The cost of third-tier Android phones

17/365 - Phoning it in.

So Android has great market share, but much of that market share was achieved by selling low-cost, second- and third-rate Android experiences.

These bad experiences have consquenties, however. Android handset markers consistently receive much lower scores on consumer satisfaction surveys than Apple does with the iPhone, the profit-share leader in the mobile handset market. While it is hard to tease out the data fully, I suspect much of this is due to non-top-tier Android phones.

I’ve already seen several family members and friends switch from Android to the iPhone and others will be doing so when their current contracts are up. None of these people owned top-tier Android phones, like the Nexus S or the forthcoming Galaxy Nexus (consider this a hint as to which Android phones I would go with). What many people received was a really poor experience that turned them off from the platform. These people are itching to switch to a better experience, and are often not willing to consider another Android phone, even if that Android phone could provide them with the experience they desire.

I have to wonder what the long-term effect of these low cost, low quality phones will be on the perception of Android in the minds of consumers. Is Google gaining marketshare today at the expense of market share and profits tomorrow?

Apple has finally gotten into the low-cost smartphone game with the free-with-contract iPhone 3GS. The 3Gs may be more than two years old, but it’s still a good smartphone and not a third-rate phone like many of the cheap or free Android phones. AT&T has already said that they are seeing very strong demand for the new 3GS, and I expect this new price point to cut into Android sales.

Eventually Apple will have to sell a pre-paid iPhone to be able to compete with Android in emerging markets. That day will come in a few years, but for now Android will continue to gain more marketshare by selling more phones at lower prices points. But more phone sales now won’t necessarily translate to more phone sales tomorrow.

I do not believe the mobile market will play out like the the desktop PC one did. No one will truly own the market. Thus, I don’t put that much stock in strong market share today if that market share is coming from selling products that users are unhappy with.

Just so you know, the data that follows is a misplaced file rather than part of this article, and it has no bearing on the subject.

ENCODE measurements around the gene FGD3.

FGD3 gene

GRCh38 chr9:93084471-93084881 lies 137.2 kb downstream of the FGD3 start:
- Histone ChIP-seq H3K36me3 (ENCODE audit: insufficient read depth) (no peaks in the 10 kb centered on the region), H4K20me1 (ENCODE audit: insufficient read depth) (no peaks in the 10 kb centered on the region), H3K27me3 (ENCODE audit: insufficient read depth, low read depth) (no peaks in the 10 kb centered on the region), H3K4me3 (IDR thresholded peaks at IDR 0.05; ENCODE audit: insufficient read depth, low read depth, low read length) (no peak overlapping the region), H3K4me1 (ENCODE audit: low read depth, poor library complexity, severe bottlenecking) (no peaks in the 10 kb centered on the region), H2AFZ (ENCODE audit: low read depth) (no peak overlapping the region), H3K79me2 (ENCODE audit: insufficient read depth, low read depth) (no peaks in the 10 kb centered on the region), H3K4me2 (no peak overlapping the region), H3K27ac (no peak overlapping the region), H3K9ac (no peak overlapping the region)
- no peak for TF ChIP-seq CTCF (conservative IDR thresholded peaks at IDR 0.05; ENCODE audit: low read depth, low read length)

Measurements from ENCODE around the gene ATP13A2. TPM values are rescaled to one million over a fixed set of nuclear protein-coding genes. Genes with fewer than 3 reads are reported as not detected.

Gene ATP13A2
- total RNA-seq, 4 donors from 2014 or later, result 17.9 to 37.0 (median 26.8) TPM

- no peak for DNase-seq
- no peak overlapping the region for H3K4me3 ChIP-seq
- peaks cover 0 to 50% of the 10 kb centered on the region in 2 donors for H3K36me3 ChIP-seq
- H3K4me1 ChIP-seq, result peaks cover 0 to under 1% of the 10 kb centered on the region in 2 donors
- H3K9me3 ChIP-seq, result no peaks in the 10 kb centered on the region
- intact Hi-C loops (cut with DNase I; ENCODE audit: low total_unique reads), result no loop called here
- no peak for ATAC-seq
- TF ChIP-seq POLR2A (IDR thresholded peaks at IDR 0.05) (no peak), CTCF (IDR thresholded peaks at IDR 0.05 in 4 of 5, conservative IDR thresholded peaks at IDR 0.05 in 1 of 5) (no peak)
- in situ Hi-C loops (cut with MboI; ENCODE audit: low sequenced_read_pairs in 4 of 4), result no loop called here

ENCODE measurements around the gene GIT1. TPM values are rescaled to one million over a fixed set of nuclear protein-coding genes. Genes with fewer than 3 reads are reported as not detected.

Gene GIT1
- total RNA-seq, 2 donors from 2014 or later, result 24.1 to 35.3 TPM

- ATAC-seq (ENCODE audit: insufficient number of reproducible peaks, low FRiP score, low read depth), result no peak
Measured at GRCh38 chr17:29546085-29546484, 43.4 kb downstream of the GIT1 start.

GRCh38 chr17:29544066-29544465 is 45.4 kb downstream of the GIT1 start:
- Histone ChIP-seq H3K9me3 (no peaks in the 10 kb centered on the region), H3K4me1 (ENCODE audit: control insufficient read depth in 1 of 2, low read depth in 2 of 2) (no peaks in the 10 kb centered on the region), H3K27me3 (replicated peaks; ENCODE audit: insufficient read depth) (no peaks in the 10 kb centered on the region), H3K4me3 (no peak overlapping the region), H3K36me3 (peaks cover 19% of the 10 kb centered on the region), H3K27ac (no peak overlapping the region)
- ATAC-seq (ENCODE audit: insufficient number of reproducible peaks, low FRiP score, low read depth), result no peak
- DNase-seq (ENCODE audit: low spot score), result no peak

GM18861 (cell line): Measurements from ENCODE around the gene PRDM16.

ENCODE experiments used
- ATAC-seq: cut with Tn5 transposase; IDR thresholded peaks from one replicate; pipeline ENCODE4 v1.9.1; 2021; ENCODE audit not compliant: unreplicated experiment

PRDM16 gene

Netbook sales were once the darling of the PC industry, but these devices were largely poor user experiences. The delight that users felt by the low price point of netbooks was quickly soured by the poor user experience. It’s not a surprise that the netbook market is cratering after Apple released the iPad, because the iPad is a much better user experience at these lower price points.

Does Google really want its good phones to be tainted by phones that aren’t anywhere near the quality that an Android phone can be? I recognize that the open source nature of Android can lead to these issues, but the satisfaction rate of Android users isn’t near the level of iPhone users.

While 89 percent of iPhone users said they were likely to buy another iPhone, only 39 percent said the same of HTC, one of the major makers of Android phones. And HTC was second in the rankings to Apple.

The people that I know who really like there Android phones almost universally got one of the top-tier Android devices that cost $199, $299 or more with a two-year contract. These phones are real iPhone competitors. Those who purchased Android phones because they were cheap or free are considerably less happy with their purchases.

When it comes to free-with-contract phones, the iPhone 3GS is probably the best of the bunch. It’s not as fast as the latest iPhone and doesn’t have as good of a camera, Siri and some other features, but it does many things quite well. It runs the latest version of iOS, provides a good experience, runs a lot of apps and in general is a great phone for first-time smartphone buyers.

An entry-level smartphone should provide a good, user-friendly user interface and a good email, Web browsing and text messaging experience, complete with a good third-party ecosystem. The bells and whistles beyond that — high resolution displays, video conferencing, fast CPUs/GPUs for games, high-end cameras, digital assistants, LTE, etc. — don’t need to be there for entry-level users. But the basics do.

Maybe Google needs to make a spec for lower-end phones that focuses on the basics. Maybe it will be a less open experience (from the user’s point of view). Maybe it will be tighter controlled and have less functionality.

The people who buy cheap or free smartphones don’t care about “open” or power user features. That’s for the geeks who buy the latest and greatest. If Google doesn’t find a way to solve this entry-level issue, I fear they may find themselves receiving more bad results from user surveys, and ultimately lost users, particularly at the high, profitable end.

Many entry-level users will one day become buyers of top-of-the-line smartphones. If their experience with Android is a cut-rate experience, they won’t be looking to Android when they upgrade.